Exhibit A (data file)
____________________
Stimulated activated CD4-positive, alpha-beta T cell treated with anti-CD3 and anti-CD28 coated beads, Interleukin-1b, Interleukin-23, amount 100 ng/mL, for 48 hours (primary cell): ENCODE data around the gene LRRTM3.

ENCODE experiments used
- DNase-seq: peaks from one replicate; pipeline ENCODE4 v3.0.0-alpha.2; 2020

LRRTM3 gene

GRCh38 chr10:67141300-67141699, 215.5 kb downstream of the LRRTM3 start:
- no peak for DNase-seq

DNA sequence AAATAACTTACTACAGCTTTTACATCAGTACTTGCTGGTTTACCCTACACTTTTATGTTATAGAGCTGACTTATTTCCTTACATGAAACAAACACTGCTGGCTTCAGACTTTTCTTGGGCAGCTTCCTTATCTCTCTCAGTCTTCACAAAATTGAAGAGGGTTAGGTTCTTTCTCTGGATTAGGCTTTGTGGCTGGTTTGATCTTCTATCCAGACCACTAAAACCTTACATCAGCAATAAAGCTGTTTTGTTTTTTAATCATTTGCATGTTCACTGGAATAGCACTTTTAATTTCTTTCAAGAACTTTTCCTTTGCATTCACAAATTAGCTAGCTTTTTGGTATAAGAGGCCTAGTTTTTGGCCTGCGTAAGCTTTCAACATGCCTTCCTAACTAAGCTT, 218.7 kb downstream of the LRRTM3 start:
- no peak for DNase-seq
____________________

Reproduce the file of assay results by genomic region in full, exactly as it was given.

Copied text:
Stimulated activated CD4-positive, alpha-beta T cell treated with anti-CD3 and anti-CD28 coated beads, Interleukin-1b, Interleukin-23, amount 100 ng/mL, for 48 hours (primary cell): ENCODE data around the gene LRRTM3.

ENCODE experiments used
- DNase-seq: peaks from one replicate; pipeline ENCODE4 v3.0.0-alpha.2; 2020

LRRTM3 gene

GRCh38 chr10:67141300-67141699, 215.5 kb downstream of the LRRTM3 start:
- no peak for DNase-seq

DNA sequence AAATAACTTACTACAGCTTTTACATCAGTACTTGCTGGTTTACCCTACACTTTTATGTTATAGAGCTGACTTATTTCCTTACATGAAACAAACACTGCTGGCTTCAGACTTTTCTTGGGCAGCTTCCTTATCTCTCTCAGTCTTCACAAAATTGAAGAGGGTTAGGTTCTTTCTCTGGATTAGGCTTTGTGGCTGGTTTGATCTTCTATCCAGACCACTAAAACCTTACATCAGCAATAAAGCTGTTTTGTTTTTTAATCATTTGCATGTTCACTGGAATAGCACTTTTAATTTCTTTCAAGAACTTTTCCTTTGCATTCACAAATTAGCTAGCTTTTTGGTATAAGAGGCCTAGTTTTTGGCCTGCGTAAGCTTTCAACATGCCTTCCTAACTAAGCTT, 218.7 kb downstream of the LRRTM3 start:
- no peak for DNase-seq